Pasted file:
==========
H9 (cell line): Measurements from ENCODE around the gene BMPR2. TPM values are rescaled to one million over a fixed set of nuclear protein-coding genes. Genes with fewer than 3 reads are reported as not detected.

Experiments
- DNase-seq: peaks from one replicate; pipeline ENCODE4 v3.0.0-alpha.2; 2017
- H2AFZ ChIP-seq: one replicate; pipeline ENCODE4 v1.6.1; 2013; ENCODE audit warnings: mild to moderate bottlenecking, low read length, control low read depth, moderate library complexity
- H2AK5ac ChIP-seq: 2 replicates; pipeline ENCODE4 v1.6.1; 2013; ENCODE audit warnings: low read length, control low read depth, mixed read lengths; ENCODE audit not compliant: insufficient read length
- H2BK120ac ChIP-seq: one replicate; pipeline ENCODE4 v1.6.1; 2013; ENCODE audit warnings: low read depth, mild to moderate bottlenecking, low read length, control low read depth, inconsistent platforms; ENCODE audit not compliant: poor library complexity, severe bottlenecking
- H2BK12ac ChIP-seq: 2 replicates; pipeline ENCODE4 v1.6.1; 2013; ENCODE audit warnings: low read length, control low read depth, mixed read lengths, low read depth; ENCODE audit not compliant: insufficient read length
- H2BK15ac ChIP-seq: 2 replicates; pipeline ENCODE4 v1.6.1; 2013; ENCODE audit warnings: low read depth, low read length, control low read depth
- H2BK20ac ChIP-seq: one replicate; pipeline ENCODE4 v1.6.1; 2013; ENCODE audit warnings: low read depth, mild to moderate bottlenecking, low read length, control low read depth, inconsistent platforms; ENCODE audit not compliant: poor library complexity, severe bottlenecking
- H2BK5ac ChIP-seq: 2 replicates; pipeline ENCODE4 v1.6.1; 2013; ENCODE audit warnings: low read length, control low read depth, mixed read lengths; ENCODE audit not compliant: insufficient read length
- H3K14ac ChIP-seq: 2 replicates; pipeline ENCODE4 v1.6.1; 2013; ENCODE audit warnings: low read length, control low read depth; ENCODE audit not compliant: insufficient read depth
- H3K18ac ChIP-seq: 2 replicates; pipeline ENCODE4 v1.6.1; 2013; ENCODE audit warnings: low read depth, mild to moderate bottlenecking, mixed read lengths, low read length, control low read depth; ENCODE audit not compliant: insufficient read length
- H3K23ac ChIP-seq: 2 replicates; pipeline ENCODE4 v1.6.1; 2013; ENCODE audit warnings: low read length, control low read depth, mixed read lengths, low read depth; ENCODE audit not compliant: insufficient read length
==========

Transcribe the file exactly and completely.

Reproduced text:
H9 (cell line): Measurements from ENCODE around the gene BMPR2. TPM values are rescaled to one million over a fixed set of nuclear protein-coding genes. Genes with fewer than 3 reads are reported as not detected.

Experiments
- DNase-seq: peaks from one replicate; pipeline ENCODE4 v3.0.0-alpha.2; 2017
- H2AFZ ChIP-seq: one replicate; pipeline ENCODE4 v1.6.1; 2013; ENCODE audit warnings: mild to moderate bottlenecking, low read length, control low read depth, moderate library complexity
- H2AK5ac ChIP-seq: 2 replicates; pipeline ENCODE4 v1.6.1; 2013; ENCODE audit warnings: low read length, control low read depth, mixed read lengths; ENCODE audit not compliant: insufficient read length
- H2BK120ac ChIP-seq: one replicate; pipeline ENCODE4 v1.6.1; 2013; ENCODE audit warnings: low read depth, mild to moderate bottlenecking, low read length, control low read depth, inconsistent platforms; ENCODE audit not compliant: poor library complexity, severe bottlenecking
- H2BK12ac ChIP-seq: 2 replicates; pipeline ENCODE4 v1.6.1; 2013; ENCODE audit warnings: low read length, control low read depth, mixed read lengths, low read depth; ENCODE audit not compliant: insufficient read length
- H2BK15ac ChIP-seq: 2 replicates; pipeline ENCODE4 v1.6.1; 2013; ENCODE audit warnings: low read depth, low read length, control low read depth
- H2BK20ac ChIP-seq: one replicate; pipeline ENCODE4 v1.6.1; 2013; ENCODE audit warnings: low read depth, mild to moderate bottlenecking, low read length, control low read depth, inconsistent platforms; ENCODE audit not compliant: poor library complexity, severe bottlenecking
- H2BK5ac ChIP-seq: 2 replicates; pipeline ENCODE4 v1.6.1; 2013; ENCODE audit warnings: low read length, control low read depth, mixed read lengths; ENCODE audit not compliant: insufficient read length
- H3K14ac ChIP-seq: 2 replicates; pipeline ENCODE4 v1.6.1; 2013; ENCODE audit warnings: low read length, control low read depth; ENCODE audit not compliant: insufficient read depth
- H3K18ac ChIP-seq: 2 replicates; pipeline ENCODE4 v1.6.1; 2013; ENCODE audit warnings: low read depth, mild to moderate bottlenecking, mixed read lengths, low read length, control low read depth; ENCODE audit not compliant: insufficient read length
- H3K23ac ChIP-seq: 2 replicates; pipeline ENCODE4 v1.6.1; 2013; ENCODE audit warnings: low read length, control low read depth, mixed read lengths, low read depth; ENCODE audit not compliant: insufficient read length